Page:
Can"on*ess(?), n. [Cf. LL. canonissa.] A woman who holds a canonry in a conventual chapter.
Regular canoness, one bound by the vow of poverty, and observing a strict rule of life. --
Secular canoness, one allowed to hold private property, and bound only by vows of chastity and obedience so long as she chose to remain in the chapter.
ca*non"ic*al(k*nn"*kl), } a. [L. canonicus, LL. canonicalis, fr. L. canon: cf. F. canonique. See canon.] Of or pertaining to a canon; established by, or according to, a canon or canons. "The oath of canonical obedience." Hallam.
2. Appearing in a Biblical canon; as, a
canonical book of the Christian New Testament.
3. Accepted as authoritative; recognized.
(Math.) In its standard form, usually also the simplest form; -- of an equation or coordinate.
(Linguistics) Reduced to the simplest and most significant form possible without loss of generality; as, a
canonical syllable pattern. Opposite of
Syn. -- standard. [WordNet 1.5]
6. Pertaining to or resembling a musical canon.
Canonical Scriptures, those books which are declared by the canons of the church to be of divine inspiration; -- called collectively
the canon. The Roman Catholic Church holds as canonical several books which Protestants reject as apocryphal. --
Canonical epistles, an appellation given to the epistles called also general or catholic. See
Catholic epistles, under Canholic. --
(Math.), the simples or most symmetrical form to which all functions of the same class can be reduced without lose of generality. --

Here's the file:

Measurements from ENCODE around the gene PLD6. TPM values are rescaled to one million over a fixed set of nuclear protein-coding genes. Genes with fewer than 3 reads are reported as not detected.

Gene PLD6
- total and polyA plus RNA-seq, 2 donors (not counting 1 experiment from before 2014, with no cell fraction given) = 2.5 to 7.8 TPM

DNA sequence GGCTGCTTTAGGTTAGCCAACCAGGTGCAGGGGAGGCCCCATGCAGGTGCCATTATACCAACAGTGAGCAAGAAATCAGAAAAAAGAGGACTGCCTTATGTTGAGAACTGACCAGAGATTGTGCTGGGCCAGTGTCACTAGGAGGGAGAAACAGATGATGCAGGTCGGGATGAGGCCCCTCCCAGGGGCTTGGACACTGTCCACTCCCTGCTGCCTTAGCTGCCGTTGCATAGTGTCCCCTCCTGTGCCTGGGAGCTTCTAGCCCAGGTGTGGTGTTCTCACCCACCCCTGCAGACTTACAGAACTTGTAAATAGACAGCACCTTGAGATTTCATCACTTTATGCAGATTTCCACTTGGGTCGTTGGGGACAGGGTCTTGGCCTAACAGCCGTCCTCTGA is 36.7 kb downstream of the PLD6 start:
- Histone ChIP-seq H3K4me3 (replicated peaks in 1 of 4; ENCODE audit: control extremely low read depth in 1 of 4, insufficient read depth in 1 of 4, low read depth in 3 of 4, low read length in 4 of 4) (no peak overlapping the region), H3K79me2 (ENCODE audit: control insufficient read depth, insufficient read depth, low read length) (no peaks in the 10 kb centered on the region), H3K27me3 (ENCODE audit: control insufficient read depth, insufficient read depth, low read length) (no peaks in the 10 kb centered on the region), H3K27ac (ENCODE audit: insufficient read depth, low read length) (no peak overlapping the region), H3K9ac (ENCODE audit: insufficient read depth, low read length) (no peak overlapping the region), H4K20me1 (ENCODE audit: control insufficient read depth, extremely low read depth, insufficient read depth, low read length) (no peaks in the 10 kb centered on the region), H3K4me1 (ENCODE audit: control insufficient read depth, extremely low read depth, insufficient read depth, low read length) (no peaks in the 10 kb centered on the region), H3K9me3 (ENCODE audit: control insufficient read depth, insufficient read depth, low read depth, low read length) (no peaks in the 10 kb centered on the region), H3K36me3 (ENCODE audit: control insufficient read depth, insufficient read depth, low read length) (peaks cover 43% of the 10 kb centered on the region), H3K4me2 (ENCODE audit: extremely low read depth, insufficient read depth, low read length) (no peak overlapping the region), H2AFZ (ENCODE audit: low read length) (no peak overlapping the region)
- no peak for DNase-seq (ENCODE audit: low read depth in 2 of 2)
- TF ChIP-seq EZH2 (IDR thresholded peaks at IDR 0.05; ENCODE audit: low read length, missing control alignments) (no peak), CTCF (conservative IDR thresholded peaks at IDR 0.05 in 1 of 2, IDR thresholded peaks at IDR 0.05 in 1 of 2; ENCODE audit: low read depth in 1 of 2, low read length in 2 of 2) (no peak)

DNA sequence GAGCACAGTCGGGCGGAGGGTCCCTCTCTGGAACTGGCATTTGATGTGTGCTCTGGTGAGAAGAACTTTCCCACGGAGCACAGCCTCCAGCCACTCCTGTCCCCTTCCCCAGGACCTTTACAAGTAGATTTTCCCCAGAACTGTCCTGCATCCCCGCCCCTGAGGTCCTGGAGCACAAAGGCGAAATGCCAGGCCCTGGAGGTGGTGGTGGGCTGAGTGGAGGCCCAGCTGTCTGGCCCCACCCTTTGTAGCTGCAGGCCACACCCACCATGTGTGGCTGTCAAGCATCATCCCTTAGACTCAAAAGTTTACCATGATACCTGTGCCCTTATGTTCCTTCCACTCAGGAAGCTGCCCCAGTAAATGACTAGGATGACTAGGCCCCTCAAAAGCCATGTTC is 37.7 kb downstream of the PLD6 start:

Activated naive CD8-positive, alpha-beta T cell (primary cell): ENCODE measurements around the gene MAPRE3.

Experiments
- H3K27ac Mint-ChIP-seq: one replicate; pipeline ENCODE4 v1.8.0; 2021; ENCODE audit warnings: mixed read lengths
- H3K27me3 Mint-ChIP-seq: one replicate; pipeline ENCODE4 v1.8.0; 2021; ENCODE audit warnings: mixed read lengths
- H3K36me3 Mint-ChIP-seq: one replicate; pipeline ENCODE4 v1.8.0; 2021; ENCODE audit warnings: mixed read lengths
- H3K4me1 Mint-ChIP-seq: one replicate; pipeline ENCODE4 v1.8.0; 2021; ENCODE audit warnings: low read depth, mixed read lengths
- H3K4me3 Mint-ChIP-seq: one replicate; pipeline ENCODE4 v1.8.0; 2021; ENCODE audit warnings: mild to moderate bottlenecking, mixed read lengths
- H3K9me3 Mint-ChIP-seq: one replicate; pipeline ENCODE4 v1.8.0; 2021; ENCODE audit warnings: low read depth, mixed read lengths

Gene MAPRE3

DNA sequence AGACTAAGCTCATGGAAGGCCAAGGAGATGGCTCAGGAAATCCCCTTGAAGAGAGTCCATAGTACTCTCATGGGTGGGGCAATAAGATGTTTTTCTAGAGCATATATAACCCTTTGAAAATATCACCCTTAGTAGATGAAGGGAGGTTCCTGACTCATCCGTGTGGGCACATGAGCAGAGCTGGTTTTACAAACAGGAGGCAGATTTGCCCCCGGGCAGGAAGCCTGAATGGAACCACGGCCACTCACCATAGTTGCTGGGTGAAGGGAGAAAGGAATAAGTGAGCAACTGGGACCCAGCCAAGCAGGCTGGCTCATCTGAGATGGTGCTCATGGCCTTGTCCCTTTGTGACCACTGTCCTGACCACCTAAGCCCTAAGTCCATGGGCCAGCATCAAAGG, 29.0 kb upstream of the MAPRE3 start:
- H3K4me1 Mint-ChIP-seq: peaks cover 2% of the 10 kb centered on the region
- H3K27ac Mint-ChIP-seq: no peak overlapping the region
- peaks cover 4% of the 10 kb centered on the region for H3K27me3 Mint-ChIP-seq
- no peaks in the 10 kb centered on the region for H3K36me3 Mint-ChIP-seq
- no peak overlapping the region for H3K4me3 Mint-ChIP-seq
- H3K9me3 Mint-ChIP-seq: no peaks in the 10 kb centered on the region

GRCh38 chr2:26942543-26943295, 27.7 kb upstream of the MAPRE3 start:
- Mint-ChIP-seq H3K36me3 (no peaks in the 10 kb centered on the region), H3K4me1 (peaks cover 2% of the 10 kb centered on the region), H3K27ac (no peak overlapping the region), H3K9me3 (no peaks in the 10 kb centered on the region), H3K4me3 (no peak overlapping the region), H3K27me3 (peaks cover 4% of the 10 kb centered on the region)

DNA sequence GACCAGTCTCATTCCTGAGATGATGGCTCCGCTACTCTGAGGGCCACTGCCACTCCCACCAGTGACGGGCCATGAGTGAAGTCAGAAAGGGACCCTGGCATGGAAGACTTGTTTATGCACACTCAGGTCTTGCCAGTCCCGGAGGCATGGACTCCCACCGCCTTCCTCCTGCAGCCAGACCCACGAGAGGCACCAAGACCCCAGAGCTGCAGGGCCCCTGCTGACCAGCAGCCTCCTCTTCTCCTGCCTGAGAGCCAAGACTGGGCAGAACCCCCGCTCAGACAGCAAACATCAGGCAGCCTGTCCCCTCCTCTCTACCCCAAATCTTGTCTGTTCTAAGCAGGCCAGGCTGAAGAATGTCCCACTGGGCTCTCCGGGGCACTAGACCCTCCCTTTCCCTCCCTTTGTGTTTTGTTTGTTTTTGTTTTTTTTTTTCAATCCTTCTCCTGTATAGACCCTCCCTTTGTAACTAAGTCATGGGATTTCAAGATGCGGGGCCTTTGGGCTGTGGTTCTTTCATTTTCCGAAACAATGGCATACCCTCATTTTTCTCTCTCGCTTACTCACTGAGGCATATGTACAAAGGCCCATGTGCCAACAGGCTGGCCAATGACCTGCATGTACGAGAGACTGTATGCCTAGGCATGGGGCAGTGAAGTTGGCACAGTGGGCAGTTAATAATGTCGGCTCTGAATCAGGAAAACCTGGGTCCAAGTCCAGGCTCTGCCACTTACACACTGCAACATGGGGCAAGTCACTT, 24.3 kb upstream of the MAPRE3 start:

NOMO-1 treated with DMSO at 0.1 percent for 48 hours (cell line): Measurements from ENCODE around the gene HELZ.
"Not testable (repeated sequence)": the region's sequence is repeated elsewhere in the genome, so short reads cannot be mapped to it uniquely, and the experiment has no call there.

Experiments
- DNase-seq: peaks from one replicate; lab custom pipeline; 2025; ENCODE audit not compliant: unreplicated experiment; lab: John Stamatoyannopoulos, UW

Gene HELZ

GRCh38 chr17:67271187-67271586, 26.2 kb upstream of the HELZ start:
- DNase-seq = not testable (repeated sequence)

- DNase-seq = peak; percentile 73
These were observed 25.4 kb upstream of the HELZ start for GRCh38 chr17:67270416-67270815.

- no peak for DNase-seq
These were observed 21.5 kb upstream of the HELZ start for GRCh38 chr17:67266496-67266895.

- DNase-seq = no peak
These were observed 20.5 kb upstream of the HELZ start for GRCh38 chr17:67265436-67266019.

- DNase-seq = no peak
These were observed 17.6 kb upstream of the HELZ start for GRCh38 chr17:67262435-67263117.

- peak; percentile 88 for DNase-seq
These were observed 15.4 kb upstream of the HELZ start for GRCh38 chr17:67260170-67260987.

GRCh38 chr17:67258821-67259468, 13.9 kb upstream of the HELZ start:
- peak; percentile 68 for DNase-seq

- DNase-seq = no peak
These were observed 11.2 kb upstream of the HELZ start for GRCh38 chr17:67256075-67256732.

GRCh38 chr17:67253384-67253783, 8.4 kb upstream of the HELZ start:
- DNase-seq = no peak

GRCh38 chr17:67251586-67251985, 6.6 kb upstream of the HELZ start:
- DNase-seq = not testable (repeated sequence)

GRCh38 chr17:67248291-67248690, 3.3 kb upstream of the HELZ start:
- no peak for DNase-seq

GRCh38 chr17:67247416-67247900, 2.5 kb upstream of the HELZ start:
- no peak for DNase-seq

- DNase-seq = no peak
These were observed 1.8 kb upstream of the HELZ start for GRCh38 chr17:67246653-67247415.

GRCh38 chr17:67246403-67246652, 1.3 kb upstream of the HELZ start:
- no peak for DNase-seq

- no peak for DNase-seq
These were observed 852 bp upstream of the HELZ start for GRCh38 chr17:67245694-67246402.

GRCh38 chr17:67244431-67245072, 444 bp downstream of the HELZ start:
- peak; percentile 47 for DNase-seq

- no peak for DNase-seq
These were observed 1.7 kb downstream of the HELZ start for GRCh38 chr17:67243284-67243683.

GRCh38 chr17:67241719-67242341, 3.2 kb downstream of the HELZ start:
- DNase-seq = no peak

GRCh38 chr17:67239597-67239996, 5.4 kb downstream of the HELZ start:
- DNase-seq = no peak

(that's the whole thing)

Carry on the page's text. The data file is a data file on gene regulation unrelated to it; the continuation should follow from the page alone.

Canonical hours, certain stated times of the day, fixed by ecclesiastical laws, and appropriated to the offices of prayer and devotion; also, certain portions of the Breviary, to be used at stated hours of the day. In England, this name is also given to the hours from 8
a. m. to 3
p. m. (formerly 8
a. m. to 12
m.) before and after which marriage can not be legally performed in any parish church. --
Canonical letters, letters of several kinds, formerly given by a bishop to traveling clergymen or laymen, to show that they were entitled to receive the communion, and to distinguish them from heretics. --
Canonical life, the method or rule of living prescribed by the ancient clergy who lived in community; a course of living prescribed for the clergy, less rigid than the monastic, and more restrained that the secular. --
Canonical obedience, submission to the canons of a church, especially the submission of the inferior clergy to their bishops, and of other religious orders to their superiors. --
Canonical punishments, such as the church may inflict, as excommunication, degradation, penance, etc. --
(Anc. Church.), those for which capital punishment or public penance decreed by the canon was inflicted, as idolatry, murder, adultery, heresy.
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Sat 15th December 2018